Results: The fracture force for the first group measured in the first, second and third subgroup was 34.80900N; 67.15390N; 46.53100N and for the second group, first, second and third subgroup was 34.80900N; 46.53100N; 67.15390N correspondingly. The bending strength for the first group measured in the first, second and third subgroup was 401.4420N; 444.6425N; 333.6828N and for the second group, first, second and third subgroup was 307.9352N; 289.1030N; 304.1649N correspondingly. The tensile strength for the first group measured in the first, second and third subgroup was 5.442267N; 4.350545N; 2.943465N and for the second group, first, second and third subgroup was 4.224141N; 3.751466N; 3.168756N correspondingly.
Conclusions: The longest diameter of the posts significantly increases the resistance to fracture in relation to the two smaller diameters. The larger diameter, the higher values of the bending strength, as well as the lowest values of the tensile strength of the material contribute to improved mechanical properties of the fiber and zirconium posts.
Dmytro K. Voznyak, Dariia S. Chernysh, Volodymyr S. Melnikov and Stepanyda S. Ostapenko
Baddeleyite as inclusions in zircon crystals is described for the first time from the ore zone of the Azov zirconium-rare-earth deposit in the Volodarsky (Pivdennokalchytsky) syenite Massif in the Ukrainian Shield. The main admixture in the zircon containing baddeleyite is hafnium (0.68 wt%). The baddeleyite occurs in a substance that fills cracks and that probably corresponds to glass. The chemical compositions of four baddeleyite segregations, and of the hosting glass, are presented. The baddeleyite formed as a result of interaction between zircon and silicate melt with a low SiO2 content. The silicate melt formed under the influence of highthermobaric CO2-fluid flows on the rock.
Matilda Zemanová, Ján Lokaj, Mária Karľová and Jana Madejová
A comparison of the influence of two alloy pre-treatments and temperature treatments on the formation and composition of zirconium based conversion coating on the AA2024 alloy has been performed. The investigation employed mass changes, atomic force microscopy (AFM), XRD dispersive spectroscopy (EDX), infrared spectroscopy (IR) and electrochemical tests by open circuit potential (OCP) measurements. Pre-treatment using only alkaline etching is called alkaline pre-treatment. When alkaline etching is followed by de-oxidization in a phosphoric acid solution the process is called acidic pre-treatment. Conversion coatings were formed in Pragokor BL. IR analysis revealed the formation of a phosphate on the alloy surface. EDX analysis showed Mg dissolution. The Zr content increased with the temperature of the conversion coating formation. Both pre-treatment methods provided a phosphate layer on the alloy surface.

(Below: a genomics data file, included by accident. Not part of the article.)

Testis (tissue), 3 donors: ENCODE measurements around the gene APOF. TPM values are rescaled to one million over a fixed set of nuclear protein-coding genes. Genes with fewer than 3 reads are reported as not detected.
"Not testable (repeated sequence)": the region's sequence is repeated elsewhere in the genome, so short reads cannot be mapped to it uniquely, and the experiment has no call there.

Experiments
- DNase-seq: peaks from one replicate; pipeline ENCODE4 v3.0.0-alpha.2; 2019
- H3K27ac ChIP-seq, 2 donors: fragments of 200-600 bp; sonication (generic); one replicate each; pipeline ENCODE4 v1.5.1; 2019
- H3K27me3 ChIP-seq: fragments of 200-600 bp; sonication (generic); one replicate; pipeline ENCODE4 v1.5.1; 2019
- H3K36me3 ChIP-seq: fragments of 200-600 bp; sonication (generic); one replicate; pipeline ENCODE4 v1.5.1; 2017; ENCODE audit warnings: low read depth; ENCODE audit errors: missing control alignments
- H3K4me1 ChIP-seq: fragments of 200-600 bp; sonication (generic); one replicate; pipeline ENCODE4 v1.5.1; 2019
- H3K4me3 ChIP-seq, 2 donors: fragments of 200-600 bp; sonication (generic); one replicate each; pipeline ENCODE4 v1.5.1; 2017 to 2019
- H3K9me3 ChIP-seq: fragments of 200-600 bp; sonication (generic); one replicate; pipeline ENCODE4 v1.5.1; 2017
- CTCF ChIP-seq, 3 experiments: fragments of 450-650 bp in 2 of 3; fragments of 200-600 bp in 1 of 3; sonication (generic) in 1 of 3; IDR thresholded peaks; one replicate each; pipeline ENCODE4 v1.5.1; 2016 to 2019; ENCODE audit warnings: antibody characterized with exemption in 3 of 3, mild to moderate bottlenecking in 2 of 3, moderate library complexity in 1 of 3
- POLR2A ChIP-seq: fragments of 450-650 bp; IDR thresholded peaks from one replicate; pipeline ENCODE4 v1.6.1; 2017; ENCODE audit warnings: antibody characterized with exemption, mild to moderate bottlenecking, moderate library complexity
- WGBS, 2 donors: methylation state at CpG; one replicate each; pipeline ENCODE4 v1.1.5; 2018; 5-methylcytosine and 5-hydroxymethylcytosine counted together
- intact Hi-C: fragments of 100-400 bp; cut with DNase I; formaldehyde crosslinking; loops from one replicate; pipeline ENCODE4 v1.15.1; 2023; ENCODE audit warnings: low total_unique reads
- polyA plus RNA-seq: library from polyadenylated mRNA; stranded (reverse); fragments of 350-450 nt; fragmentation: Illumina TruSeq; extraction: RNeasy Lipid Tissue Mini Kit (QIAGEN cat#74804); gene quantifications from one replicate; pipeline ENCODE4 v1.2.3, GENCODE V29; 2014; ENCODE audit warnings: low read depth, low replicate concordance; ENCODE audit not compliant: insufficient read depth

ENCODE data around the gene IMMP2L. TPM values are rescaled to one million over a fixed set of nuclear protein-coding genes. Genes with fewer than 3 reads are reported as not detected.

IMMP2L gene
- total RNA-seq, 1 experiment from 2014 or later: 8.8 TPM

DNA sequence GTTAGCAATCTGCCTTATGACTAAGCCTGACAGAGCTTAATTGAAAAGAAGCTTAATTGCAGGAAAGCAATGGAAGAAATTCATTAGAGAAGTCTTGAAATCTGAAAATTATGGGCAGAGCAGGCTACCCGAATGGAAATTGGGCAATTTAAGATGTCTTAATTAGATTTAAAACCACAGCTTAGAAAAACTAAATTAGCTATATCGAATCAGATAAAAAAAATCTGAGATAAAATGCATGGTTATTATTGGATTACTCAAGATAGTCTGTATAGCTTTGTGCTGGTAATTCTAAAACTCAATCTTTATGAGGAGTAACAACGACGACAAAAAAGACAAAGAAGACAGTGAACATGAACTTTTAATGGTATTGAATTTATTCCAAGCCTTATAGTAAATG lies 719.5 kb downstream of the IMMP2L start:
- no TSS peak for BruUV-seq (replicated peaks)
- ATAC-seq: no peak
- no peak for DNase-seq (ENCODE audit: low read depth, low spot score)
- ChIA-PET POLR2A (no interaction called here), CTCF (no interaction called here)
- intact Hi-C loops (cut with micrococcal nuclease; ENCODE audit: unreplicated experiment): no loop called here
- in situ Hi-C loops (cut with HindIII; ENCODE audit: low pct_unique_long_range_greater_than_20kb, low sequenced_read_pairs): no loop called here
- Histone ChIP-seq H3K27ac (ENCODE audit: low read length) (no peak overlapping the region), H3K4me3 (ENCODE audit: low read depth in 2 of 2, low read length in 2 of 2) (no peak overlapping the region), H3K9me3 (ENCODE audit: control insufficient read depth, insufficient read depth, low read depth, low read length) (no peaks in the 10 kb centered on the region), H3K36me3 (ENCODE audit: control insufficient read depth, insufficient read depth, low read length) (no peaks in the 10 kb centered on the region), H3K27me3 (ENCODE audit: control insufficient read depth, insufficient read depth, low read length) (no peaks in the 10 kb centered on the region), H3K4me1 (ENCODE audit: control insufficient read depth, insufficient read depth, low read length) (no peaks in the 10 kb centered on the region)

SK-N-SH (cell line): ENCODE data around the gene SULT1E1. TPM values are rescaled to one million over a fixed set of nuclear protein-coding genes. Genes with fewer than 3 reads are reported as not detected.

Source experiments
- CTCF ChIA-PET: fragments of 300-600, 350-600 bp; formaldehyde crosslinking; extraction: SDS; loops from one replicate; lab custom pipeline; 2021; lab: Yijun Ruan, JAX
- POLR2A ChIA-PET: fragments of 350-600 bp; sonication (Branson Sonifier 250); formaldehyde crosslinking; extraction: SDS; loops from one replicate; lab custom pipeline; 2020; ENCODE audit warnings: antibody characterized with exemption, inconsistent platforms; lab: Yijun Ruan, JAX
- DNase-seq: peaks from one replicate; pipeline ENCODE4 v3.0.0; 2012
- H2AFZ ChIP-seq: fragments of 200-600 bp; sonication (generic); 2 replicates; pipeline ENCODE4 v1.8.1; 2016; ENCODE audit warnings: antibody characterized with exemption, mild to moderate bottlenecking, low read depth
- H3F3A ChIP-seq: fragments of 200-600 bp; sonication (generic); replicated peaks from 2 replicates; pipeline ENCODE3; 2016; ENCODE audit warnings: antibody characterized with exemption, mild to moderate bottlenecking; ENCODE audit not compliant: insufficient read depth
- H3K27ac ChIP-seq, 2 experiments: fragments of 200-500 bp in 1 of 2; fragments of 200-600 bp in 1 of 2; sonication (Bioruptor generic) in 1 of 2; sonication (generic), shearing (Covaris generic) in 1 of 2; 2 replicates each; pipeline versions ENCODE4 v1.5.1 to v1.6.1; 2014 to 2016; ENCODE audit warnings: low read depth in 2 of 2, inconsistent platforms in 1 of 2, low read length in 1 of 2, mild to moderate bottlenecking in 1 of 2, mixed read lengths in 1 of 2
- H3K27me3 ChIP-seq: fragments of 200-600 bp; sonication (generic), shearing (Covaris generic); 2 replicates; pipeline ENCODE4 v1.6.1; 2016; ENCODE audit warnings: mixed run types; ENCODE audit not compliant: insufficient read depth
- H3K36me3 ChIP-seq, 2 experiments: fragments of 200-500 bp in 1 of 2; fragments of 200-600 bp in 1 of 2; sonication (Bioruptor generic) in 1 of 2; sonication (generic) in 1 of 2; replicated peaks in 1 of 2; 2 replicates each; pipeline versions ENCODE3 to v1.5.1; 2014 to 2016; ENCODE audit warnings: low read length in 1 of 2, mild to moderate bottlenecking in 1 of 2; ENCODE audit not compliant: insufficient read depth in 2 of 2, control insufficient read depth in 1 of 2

A. Krausová, L. Tůma, M. Novák, L. Cvrček, J. Krejčí and J. Macák
1. Große, M.; Lehmann, E.; Steinbrück, M.; Kühne, G.; Stuckert, J. Influence of oxide layer morphology on hydrogen concentration in tin and niobium containing zirconium alloys after high temperature steam oxidation. Journal of Nuclear Materials 2009, 385, 339-345.
2. Labib, A.; Harris, M.J. Learning how to learn from failures: The Fukushima nuclear disaster. Engineering Failure Analysis 2015, 47, 117-128.
3. Tsuruda, T.; Nuclear power plant explosions at Fukushima-Daiichi. Procedia Engineering 2015
N. Zienkiewicz, J. Paradowska, W. Serbiński, G. Gajowiec, A. Hernik and A. Zieliński
1. Bair J., Asle Zaeem M., Tonks M.: A review on hydride precipitation in zirconium alloys. J. Nucl. Mater. 466 (2015) 12–20.
2. Suman S., Khan M.K., Pathak M., Singh R.N., Chakravartty J.K.: Hydrogen in Zircaloy: Mechanism and its impacts. Intl. J. Hydrogen Energy 40 (2015) 5976–5994.
3. Zielinski A., Sobieszczyk S.: Hydrogen-enhanced degradation and oxide effects in zirconium alloys for nuclear applications. Intl. J. Hydrogen Energy 36 (2011) 8619–8629.
4. Baek J.H., Jeong Y.H.: Breakaway phenomenon of Zr-based alloys during a